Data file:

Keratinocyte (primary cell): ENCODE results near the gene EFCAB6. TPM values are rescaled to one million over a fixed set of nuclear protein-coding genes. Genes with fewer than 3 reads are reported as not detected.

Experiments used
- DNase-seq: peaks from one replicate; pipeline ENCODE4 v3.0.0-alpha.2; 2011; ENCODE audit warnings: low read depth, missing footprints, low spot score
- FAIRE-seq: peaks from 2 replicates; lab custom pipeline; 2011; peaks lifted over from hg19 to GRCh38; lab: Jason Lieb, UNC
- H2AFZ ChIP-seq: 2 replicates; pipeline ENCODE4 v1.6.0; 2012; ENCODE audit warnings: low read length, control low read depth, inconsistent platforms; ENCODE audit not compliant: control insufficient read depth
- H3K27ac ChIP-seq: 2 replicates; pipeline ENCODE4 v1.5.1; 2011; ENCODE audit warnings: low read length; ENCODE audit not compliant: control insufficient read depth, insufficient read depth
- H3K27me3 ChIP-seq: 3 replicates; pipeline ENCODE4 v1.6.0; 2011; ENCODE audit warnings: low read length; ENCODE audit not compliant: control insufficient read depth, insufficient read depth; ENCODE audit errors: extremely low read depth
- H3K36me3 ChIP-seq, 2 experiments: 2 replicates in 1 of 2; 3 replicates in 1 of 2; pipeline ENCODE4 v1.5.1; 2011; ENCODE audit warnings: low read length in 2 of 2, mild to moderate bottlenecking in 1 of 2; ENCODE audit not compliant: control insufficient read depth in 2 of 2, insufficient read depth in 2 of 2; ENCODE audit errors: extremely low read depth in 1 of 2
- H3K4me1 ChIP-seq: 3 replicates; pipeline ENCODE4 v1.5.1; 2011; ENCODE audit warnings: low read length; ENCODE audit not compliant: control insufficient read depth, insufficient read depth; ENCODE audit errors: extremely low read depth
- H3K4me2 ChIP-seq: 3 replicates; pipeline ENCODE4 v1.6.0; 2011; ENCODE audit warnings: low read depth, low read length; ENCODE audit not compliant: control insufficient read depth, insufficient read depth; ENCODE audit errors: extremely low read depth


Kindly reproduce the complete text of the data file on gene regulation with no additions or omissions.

Keratinocyte (primary cell): ENCODE results near the gene EFCAB6. TPM values are rescaled to one million over a fixed set of nuclear protein-coding genes. Genes with fewer than 3 reads are reported as not detected.

Experiments used
- DNase-seq: peaks from one replicate; pipeline ENCODE4 v3.0.0-alpha.2; 2011; ENCODE audit warnings: low read depth, missing footprints, low spot score
- FAIRE-seq: peaks from 2 replicates; lab custom pipeline; 2011; peaks lifted over from hg19 to GRCh38; lab: Jason Lieb, UNC
- H2AFZ ChIP-seq: 2 replicates; pipeline ENCODE4 v1.6.0; 2012; ENCODE audit warnings: low read length, control low read depth, inconsistent platforms; ENCODE audit not compliant: control insufficient read depth
- H3K27ac ChIP-seq: 2 replicates; pipeline ENCODE4 v1.5.1; 2011; ENCODE audit warnings: low read length; ENCODE audit not compliant: control insufficient read depth, insufficient read depth
- H3K27me3 ChIP-seq: 3 replicates; pipeline ENCODE4 v1.6.0; 2011; ENCODE audit warnings: low read length; ENCODE audit not compliant: control insufficient read depth, insufficient read depth; ENCODE audit errors: extremely low read depth
- H3K36me3 ChIP-seq, 2 experiments: 2 replicates in 1 of 2; 3 replicates in 1 of 2; pipeline ENCODE4 v1.5.1; 2011; ENCODE audit warnings: low read length in 2 of 2, mild to moderate bottlenecking in 1 of 2; ENCODE audit not compliant: control insufficient read depth in 2 of 2, insufficient read depth in 2 of 2; ENCODE audit errors: extremely low read depth in 1 of 2
- H3K4me1 ChIP-seq: 3 replicates; pipeline ENCODE4 v1.5.1; 2011; ENCODE audit warnings: low read length; ENCODE audit not compliant: control insufficient read depth, insufficient read depth; ENCODE audit errors: extremely low read depth
- H3K4me2 ChIP-seq: 3 replicates; pipeline ENCODE4 v1.6.0; 2011; ENCODE audit warnings: low read depth, low read length; ENCODE audit not compliant: control insufficient read depth, insufficient read depth; ENCODE audit errors: extremely low read depth